ASTANA – Kazakh airline Air Astana was named the most dynamically developing carrier of the Commonwealth of Independent States (CIS) at the Pulkovo Saint Petersburg Airport in its LED Together competition.
The sixth annual ceremony LED Together brought together representatives of airlines, tourism and cultural industries of Saint Petersburg and North-West Russia.
Pulkovo is the fourth largest airport in Russia by the number of passengers served. It is located 23 kilometres from the Palace Square in the centre of St. Petersburg. LED is the code that was assigned to the airport when the city was called Leningrad. This code was used throughout the Soviet era and is still used today.
In December last year, Air Astana for the first time won Moscow’s Sheremetyevo Airport award for Best Foreign Airline by passenger choice as voted by followers of the airport’s social media networks.
The Pulkovo Airport opened June 24, 1932 as a state-owned domestic airport. In 2013, some 12.8 million passengers, a 15.6 percent increase from 2012, travelled through the Pulkovo airport, making it the third busiest airport in Russia and the post-Soviet states. Pulkovo had a passenger traffic rate of 9.8 million as of Sept. 1, 2014. The airport holds the title of being one of the largest airports in Russia and Eastern Europe.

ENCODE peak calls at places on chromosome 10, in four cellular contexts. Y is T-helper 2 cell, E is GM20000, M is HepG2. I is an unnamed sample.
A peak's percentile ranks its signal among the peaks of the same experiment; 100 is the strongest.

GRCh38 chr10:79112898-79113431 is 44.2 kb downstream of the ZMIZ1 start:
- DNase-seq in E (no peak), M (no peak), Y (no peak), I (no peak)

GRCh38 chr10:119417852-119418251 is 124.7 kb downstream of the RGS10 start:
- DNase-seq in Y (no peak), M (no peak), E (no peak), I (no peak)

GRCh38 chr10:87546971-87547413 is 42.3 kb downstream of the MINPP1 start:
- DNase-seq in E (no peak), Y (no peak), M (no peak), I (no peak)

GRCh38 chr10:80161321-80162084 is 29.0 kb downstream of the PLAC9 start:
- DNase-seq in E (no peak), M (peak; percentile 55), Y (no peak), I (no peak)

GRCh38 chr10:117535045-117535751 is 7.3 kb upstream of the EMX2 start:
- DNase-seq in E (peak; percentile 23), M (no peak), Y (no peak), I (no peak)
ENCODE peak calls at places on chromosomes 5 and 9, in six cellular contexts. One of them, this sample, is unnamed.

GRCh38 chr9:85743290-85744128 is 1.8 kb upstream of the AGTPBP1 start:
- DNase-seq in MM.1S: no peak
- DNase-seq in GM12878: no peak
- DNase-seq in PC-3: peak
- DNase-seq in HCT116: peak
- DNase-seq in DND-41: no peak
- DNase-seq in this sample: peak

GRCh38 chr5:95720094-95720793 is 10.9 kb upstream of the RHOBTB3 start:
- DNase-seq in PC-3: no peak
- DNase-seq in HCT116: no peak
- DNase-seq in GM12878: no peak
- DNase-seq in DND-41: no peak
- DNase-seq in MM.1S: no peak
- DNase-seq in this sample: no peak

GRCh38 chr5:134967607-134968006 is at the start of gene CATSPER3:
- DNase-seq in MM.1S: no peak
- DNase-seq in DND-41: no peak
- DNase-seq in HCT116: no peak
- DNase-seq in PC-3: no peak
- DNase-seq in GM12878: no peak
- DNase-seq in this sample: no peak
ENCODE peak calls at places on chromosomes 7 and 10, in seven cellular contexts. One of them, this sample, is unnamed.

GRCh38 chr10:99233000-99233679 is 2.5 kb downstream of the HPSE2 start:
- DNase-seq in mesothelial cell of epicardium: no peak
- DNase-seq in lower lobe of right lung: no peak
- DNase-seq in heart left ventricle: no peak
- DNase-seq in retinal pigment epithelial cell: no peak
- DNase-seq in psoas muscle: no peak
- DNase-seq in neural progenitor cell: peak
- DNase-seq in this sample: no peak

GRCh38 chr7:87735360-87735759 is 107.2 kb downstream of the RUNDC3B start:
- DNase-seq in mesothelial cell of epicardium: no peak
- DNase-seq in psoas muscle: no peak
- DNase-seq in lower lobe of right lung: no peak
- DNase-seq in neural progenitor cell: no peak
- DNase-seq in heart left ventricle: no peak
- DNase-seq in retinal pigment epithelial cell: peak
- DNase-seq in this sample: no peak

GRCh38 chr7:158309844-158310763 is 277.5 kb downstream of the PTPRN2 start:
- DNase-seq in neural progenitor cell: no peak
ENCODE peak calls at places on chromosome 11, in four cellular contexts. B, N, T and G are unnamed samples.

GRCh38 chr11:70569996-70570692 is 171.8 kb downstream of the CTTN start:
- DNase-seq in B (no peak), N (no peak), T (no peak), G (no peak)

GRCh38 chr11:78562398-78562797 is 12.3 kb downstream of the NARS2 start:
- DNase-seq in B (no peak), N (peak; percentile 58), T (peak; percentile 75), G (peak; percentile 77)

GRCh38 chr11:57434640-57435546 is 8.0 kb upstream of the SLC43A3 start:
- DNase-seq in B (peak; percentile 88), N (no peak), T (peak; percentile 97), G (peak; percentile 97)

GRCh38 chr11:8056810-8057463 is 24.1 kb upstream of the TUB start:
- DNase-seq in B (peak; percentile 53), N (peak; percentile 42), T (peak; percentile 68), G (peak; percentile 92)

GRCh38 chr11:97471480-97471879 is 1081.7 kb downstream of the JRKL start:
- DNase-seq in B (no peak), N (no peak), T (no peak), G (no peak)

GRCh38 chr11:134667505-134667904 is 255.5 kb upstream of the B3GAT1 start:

Construction of the airport’s latest Terminal 1, which began in 2010, had been delayed several times. In November 2013, the airport was tested for errors by more than 5,200 residents of Saint Petersburg who partook in the process. Several days after the testing, the new Terminal 1 opened on Dec. 3, 2013. On Feb. 14, 2014, all operations were consolidated into the new terminal as the old Pulkovo 1 and Pulkovo 2 terminals were shut down. The new terminal contains several business lounges, restaurants, including chains such as Starbucks, Burger King and McDonalds, pharmacies and an Irish pub.
Terminal 1 is 147,000 square metres and has 400,000 square metres of airport dock in front of it. The airport has 88 check-in counters, 110 passport booths, seven baggage carousels, 110 parking spots, 17 gates and 17 escalators. The interior of the new airport was designed by Grimshaw Architects and directly correlates with the designs and style of Saint Petersburg. The new terminal also sought many artistic sculptures and paintings to give a sense of thriving culture to passengers. Four sculptures from Dmitry Shorin’s project named “I Believe in Angels” decorate the departure hall.